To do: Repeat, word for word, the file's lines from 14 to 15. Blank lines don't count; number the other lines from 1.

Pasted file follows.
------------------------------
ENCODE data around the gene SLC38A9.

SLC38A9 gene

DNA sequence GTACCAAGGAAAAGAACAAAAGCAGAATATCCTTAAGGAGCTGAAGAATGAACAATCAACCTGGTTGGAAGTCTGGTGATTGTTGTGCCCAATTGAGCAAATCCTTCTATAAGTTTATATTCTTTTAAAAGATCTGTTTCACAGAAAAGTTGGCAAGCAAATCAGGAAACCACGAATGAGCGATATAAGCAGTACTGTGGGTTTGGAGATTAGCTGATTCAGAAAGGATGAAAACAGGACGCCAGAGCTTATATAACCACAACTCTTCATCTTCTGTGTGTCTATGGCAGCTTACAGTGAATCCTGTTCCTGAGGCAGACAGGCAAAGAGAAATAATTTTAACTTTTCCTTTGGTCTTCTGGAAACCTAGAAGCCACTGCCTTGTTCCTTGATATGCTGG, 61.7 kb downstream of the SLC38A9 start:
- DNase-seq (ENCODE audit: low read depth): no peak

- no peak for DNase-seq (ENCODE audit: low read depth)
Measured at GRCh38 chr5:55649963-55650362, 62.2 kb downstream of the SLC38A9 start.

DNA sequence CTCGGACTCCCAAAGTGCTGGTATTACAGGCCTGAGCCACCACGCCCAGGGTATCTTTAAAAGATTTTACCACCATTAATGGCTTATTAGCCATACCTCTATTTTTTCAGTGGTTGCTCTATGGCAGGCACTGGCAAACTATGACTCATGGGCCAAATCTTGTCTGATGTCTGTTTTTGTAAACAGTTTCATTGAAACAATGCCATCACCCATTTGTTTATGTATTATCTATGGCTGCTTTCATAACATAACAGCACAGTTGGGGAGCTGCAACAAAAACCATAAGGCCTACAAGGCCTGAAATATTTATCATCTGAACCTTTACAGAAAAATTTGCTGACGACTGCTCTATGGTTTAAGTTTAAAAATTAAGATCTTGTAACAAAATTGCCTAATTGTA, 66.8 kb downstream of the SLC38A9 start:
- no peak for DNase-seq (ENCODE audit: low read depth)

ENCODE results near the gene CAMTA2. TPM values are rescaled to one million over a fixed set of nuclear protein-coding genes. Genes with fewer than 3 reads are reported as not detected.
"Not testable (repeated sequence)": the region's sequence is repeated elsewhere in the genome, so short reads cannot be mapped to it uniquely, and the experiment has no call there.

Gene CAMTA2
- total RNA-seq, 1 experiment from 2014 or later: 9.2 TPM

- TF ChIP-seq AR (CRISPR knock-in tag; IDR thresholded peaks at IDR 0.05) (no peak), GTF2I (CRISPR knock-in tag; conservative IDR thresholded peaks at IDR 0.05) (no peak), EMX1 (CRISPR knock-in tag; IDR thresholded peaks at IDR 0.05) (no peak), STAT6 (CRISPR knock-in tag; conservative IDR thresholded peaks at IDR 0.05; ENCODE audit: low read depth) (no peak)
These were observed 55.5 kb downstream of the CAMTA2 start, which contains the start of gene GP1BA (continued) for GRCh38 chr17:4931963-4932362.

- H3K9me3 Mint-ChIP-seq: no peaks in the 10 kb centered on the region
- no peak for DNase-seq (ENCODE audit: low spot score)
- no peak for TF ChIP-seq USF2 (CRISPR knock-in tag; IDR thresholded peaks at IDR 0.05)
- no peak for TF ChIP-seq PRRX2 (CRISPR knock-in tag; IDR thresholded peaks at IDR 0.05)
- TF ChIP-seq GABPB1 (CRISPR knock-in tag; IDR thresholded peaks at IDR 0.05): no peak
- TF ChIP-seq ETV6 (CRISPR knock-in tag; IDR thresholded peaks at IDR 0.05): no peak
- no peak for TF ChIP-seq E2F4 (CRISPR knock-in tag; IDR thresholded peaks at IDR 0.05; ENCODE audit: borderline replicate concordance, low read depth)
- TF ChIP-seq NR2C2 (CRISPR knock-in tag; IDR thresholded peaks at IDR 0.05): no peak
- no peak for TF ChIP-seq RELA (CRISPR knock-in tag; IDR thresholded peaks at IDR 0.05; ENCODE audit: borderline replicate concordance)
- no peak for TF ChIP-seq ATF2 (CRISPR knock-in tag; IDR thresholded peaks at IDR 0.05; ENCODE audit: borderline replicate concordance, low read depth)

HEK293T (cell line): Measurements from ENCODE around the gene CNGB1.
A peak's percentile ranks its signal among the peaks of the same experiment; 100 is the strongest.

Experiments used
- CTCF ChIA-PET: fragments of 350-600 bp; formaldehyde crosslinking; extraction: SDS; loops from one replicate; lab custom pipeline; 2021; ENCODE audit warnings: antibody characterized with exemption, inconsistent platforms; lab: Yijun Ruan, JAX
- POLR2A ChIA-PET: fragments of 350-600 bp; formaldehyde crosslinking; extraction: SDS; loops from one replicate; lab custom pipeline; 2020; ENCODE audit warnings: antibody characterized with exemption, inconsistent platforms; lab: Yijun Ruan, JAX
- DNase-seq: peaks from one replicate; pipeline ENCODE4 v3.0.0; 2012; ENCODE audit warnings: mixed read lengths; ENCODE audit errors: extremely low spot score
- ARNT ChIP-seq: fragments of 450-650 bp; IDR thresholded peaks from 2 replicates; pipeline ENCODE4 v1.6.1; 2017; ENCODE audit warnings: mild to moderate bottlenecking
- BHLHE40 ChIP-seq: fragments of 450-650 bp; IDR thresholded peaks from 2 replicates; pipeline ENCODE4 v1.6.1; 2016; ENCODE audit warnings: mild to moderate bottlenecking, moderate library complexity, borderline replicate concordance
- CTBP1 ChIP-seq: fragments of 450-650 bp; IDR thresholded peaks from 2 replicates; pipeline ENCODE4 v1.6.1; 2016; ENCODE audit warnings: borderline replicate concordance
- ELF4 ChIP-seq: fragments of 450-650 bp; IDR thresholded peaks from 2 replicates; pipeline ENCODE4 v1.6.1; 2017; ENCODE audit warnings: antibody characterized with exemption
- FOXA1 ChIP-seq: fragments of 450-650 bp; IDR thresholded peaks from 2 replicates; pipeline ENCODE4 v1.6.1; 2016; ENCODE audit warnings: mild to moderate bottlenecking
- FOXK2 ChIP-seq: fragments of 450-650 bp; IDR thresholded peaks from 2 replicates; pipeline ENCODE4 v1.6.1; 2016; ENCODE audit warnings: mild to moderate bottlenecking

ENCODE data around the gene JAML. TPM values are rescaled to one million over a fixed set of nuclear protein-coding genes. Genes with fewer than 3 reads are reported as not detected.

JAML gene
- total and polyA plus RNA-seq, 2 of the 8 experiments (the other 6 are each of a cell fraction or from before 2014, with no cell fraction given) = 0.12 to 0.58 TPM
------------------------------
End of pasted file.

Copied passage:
These were observed 55.5 kb downstream of the CAMTA2 start, which contains the start of gene GP1BA (continued) for GRCh38 chr17:4931963-4932362.

- H3K9me3 Mint-ChIP-seq: no peaks in the 10 kb centered on the region